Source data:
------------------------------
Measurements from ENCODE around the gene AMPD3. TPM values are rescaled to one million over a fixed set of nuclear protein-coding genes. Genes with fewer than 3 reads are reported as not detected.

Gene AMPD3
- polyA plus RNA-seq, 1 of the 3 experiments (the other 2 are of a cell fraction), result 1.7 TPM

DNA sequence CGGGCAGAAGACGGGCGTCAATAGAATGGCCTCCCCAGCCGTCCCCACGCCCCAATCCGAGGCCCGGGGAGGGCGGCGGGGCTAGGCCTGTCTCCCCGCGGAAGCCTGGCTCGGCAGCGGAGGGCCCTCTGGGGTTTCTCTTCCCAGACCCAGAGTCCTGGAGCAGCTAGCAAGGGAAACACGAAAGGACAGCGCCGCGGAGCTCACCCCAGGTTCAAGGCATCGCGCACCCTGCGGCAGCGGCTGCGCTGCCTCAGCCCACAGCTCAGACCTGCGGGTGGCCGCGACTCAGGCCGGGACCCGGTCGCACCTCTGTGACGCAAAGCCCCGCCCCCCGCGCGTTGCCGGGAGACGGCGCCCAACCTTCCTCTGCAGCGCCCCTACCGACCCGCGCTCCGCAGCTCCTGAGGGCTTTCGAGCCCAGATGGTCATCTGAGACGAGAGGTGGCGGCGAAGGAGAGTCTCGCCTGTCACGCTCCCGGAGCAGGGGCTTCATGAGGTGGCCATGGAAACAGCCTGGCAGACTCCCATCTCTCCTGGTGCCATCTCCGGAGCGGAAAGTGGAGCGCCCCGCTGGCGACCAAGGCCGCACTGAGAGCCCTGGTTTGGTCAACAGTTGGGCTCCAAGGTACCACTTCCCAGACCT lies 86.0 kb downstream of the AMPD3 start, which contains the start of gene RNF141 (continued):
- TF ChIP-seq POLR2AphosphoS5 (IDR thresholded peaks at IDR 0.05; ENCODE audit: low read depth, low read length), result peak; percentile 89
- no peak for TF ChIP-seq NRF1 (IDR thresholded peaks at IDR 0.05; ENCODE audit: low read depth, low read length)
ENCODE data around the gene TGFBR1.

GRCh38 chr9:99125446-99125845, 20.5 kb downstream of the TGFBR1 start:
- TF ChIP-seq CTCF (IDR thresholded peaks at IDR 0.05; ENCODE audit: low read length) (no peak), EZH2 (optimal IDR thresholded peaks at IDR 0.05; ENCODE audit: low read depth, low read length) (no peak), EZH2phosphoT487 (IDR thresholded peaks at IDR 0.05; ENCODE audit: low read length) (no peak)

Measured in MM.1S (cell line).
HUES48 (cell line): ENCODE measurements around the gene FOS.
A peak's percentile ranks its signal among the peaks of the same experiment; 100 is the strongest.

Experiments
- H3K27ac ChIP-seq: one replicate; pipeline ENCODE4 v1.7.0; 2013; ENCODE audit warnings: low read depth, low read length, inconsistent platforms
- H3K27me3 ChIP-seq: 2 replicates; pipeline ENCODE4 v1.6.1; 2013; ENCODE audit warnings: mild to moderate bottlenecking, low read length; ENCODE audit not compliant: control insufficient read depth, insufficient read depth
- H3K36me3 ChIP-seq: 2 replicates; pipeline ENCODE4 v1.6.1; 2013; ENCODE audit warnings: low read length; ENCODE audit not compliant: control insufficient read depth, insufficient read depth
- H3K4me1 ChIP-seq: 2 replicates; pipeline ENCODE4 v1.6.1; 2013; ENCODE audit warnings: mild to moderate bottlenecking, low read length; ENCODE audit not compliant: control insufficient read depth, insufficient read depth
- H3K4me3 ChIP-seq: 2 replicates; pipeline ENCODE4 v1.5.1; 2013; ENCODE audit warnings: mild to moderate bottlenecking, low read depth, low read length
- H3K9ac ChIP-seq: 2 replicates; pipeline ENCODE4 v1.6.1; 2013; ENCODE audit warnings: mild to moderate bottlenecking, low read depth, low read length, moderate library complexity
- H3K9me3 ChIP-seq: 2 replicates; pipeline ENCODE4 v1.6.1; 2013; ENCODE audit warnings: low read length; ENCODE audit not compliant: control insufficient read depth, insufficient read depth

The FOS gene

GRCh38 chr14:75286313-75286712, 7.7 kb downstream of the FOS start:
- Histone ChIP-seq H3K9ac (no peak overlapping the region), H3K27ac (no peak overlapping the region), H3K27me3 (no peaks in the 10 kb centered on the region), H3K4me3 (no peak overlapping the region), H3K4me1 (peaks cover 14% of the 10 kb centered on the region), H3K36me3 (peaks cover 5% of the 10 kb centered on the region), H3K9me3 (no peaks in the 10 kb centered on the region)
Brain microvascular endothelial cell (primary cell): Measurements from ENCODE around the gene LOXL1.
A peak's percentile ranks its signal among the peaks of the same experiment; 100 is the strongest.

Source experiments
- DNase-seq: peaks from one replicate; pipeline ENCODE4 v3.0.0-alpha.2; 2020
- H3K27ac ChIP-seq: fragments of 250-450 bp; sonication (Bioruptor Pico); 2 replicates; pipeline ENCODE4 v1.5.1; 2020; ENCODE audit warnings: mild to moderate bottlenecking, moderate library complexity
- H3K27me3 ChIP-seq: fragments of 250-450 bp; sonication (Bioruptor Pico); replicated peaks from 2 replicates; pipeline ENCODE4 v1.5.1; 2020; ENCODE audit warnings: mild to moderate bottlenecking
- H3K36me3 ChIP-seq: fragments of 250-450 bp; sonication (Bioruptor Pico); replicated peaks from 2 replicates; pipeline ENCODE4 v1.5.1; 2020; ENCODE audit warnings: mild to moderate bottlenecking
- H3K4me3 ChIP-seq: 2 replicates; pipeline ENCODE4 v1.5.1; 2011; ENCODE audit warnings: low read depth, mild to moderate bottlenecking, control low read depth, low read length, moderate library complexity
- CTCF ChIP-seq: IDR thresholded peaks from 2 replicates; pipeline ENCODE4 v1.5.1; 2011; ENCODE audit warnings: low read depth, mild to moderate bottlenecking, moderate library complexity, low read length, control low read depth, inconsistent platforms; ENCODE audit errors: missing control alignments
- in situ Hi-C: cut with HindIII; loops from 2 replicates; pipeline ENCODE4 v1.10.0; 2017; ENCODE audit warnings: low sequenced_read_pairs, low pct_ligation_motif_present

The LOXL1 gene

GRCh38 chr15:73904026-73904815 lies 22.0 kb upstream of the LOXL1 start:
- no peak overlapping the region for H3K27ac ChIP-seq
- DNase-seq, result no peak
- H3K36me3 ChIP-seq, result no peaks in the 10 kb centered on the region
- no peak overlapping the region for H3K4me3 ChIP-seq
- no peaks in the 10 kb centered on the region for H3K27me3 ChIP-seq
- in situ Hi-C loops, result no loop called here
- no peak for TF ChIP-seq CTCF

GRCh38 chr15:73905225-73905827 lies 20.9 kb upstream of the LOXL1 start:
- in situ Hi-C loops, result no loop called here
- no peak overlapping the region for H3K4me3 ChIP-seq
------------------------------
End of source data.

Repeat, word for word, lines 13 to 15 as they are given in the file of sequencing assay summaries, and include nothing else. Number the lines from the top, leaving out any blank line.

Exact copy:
Experiments
- H3K27ac ChIP-seq: one replicate; pipeline ENCODE4 v1.7.0; 2013; ENCODE audit warnings: low read depth, low read length, inconsistent platforms
- H3K27me3 ChIP-seq: 2 replicates; pipeline ENCODE4 v1.6.1; 2013; ENCODE audit warnings: mild to moderate bottlenecking, low read length; ENCODE audit not compliant: control insufficient read depth, insufficient read depth